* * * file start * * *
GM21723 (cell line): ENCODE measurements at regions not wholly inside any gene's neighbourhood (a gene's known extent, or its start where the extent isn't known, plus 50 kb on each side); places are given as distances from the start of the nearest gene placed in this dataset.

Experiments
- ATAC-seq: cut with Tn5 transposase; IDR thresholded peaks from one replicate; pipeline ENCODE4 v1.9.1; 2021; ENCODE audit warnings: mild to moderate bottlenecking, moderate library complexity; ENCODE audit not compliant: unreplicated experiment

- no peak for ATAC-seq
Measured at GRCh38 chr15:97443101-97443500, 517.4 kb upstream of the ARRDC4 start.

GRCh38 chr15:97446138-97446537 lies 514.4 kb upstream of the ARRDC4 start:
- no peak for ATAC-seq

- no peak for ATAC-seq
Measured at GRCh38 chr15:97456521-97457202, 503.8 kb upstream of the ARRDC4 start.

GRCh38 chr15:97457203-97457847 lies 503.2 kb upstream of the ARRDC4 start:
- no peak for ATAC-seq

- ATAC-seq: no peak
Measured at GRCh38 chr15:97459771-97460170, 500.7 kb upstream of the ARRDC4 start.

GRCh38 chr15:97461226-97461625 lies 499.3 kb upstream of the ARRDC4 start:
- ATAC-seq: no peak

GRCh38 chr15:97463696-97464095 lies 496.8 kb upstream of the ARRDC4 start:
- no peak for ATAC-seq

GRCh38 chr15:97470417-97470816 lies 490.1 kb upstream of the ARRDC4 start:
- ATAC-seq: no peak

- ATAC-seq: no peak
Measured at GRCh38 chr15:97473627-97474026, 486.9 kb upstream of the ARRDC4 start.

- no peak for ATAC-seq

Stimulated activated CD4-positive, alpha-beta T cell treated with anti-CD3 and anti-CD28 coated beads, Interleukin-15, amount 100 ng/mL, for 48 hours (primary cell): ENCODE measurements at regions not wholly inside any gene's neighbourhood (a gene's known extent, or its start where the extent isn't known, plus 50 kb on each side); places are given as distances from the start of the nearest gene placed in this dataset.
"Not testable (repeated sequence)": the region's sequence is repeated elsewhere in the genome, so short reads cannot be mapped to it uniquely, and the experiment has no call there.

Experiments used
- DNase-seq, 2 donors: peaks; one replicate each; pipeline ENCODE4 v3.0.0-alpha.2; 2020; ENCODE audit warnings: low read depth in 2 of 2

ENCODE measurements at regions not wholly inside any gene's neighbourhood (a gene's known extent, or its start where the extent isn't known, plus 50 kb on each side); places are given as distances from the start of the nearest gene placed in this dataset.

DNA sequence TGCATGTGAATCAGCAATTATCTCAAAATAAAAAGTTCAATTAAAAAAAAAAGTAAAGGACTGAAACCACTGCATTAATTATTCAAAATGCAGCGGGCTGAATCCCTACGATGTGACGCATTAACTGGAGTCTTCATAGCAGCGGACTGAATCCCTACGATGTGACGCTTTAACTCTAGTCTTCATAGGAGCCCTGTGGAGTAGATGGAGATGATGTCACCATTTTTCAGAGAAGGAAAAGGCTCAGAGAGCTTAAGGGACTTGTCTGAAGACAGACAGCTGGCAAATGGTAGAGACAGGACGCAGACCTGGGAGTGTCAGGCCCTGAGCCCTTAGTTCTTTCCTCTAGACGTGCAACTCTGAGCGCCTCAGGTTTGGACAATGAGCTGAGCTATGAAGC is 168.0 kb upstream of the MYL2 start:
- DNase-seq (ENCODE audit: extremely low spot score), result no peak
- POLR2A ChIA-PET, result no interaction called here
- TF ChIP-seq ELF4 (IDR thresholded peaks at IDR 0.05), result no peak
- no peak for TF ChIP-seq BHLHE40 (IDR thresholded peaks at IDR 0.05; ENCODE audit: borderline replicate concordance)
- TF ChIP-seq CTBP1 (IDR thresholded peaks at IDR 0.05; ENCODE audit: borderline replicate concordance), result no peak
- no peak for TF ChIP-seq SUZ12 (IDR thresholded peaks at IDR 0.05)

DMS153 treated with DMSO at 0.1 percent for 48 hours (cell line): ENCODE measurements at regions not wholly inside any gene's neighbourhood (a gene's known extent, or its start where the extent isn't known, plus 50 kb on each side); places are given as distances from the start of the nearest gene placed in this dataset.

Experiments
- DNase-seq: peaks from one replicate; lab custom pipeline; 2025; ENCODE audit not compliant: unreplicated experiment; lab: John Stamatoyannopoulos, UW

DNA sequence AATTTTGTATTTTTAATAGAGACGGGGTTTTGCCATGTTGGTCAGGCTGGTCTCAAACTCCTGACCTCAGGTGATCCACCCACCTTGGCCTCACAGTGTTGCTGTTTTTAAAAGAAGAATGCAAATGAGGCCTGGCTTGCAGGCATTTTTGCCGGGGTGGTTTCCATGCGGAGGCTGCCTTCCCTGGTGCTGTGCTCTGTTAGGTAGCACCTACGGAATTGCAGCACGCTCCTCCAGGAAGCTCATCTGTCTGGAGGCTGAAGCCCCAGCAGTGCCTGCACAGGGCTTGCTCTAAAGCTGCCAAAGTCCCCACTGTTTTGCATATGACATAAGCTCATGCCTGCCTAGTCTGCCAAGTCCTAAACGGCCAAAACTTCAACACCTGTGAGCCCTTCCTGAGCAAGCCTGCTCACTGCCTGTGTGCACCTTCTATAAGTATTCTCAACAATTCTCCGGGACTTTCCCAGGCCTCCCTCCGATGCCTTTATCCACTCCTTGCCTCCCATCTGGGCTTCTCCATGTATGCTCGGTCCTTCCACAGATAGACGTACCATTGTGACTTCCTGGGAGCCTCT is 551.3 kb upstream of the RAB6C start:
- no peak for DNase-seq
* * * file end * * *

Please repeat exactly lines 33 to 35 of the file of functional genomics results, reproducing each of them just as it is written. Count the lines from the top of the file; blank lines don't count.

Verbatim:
- TF ChIP-seq CTBP1 (IDR thresholded peaks at IDR 0.05; ENCODE audit: borderline replicate concordance), result no peak
- no peak for TF ChIP-seq SUZ12 (IDR thresholded peaks at IDR 0.05)

DMS153 treated with DMSO at 0.1 percent for 48 hours (cell line): ENCODE measurements at regions not wholly inside any gene's neighbourhood (a gene's known extent, or its start where the extent isn't known, plus 50 kb on each side); places are given as distances from the start of the nearest gene placed in this dataset.